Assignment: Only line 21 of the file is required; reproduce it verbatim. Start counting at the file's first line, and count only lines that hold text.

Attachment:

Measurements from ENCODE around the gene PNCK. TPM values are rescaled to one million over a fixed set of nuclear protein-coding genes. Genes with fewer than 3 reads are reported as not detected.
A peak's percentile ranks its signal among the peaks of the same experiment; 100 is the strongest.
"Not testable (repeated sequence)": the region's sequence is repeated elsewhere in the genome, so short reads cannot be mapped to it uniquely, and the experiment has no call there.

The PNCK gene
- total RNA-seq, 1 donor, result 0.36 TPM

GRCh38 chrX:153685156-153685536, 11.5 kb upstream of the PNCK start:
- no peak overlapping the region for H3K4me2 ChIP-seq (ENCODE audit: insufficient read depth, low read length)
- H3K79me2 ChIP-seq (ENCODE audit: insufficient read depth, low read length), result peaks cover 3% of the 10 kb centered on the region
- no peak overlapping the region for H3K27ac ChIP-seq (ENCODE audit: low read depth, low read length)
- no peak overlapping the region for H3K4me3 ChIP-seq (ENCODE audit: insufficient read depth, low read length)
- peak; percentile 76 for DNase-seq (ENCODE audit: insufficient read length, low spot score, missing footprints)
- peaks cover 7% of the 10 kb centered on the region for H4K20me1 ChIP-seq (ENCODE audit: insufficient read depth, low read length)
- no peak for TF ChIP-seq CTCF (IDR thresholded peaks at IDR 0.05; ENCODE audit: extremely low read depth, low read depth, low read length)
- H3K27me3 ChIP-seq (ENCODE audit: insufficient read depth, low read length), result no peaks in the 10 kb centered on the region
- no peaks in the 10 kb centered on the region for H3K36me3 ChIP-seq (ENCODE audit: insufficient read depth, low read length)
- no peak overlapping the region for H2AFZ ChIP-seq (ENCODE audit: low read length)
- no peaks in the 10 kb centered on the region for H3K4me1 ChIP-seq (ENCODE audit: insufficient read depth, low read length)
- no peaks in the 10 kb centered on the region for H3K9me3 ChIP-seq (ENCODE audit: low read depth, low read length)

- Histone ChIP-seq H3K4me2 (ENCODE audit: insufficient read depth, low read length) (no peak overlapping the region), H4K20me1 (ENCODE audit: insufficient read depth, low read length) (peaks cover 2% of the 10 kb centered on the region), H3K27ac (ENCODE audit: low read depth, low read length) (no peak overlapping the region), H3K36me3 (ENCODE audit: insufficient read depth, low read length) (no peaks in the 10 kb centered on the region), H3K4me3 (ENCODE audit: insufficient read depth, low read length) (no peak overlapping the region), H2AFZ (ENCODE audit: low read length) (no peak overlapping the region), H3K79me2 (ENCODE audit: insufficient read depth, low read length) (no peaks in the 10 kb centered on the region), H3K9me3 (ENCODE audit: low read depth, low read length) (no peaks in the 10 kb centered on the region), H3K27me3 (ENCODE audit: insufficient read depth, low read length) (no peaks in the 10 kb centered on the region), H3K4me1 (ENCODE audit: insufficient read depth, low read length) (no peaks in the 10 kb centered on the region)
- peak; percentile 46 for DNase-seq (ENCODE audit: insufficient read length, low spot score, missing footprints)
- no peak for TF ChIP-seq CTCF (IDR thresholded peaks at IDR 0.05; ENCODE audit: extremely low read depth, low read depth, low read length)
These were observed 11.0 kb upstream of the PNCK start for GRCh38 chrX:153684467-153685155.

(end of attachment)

- no peak for TF ChIP-seq CTCF (IDR thresholded peaks at IDR 0.05; ENCODE audit: extremely low read depth, low read depth, low read length)